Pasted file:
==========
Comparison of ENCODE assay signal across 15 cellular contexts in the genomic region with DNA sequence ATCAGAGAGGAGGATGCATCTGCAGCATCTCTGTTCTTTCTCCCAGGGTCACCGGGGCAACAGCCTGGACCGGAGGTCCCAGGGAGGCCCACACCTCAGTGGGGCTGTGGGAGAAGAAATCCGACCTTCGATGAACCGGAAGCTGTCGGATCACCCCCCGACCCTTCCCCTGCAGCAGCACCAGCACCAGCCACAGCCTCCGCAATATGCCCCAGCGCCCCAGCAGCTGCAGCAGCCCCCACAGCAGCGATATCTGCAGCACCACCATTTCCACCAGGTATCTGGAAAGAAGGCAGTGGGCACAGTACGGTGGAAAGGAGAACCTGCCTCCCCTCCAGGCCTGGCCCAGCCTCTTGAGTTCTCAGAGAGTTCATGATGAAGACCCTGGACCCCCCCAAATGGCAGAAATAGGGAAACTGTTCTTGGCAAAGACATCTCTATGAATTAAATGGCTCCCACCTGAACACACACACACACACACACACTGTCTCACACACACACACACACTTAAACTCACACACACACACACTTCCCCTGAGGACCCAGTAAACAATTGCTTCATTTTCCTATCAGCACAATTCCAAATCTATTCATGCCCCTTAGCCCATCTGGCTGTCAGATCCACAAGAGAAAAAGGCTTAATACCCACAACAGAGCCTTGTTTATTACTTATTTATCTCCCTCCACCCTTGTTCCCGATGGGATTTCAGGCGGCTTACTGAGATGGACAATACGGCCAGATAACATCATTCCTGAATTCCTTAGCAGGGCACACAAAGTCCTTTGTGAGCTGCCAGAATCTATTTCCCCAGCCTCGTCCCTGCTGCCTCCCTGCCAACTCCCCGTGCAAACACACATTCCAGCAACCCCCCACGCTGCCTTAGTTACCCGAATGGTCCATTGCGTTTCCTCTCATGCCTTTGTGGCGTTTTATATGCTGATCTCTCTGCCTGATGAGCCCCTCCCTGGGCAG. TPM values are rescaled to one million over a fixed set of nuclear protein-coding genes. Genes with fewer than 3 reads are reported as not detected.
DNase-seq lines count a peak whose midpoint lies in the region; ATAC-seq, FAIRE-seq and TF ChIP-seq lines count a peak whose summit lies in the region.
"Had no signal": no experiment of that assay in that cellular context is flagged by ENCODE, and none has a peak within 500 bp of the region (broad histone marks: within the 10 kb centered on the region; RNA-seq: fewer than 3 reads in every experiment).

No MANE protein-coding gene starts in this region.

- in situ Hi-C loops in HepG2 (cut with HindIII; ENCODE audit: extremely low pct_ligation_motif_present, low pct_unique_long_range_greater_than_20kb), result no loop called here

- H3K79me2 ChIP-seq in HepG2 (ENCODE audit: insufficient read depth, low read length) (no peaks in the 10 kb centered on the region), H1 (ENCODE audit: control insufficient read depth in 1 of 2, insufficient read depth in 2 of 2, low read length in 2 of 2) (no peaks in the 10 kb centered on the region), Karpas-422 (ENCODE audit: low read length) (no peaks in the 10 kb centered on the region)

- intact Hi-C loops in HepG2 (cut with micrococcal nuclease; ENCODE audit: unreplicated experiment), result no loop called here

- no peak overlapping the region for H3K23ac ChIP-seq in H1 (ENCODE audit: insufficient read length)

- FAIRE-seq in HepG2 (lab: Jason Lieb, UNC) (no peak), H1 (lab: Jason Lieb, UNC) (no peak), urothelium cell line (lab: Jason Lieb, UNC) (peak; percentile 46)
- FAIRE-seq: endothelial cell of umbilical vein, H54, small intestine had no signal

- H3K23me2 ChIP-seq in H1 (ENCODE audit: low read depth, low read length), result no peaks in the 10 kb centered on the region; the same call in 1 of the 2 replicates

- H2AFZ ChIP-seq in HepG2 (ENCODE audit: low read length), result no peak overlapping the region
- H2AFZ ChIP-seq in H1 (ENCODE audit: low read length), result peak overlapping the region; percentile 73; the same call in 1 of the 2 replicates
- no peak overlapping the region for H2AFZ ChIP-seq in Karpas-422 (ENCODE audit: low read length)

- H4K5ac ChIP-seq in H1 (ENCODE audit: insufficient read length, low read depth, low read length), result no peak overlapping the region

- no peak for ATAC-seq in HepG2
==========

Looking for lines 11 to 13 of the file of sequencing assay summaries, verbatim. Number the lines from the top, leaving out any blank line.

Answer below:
- H3K23me2 ChIP-seq in H1 (ENCODE audit: low read depth, low read length), result no peaks in the 10 kb centered on the region; the same call in 1 of the 2 replicates

- H2AFZ ChIP-seq in HepG2 (ENCODE audit: low read length), result no peak overlapping the region
- H2AFZ ChIP-seq in H1 (ENCODE audit: low read length), result peak overlapping the region; percentile 73; the same call in 1 of the 2 replicates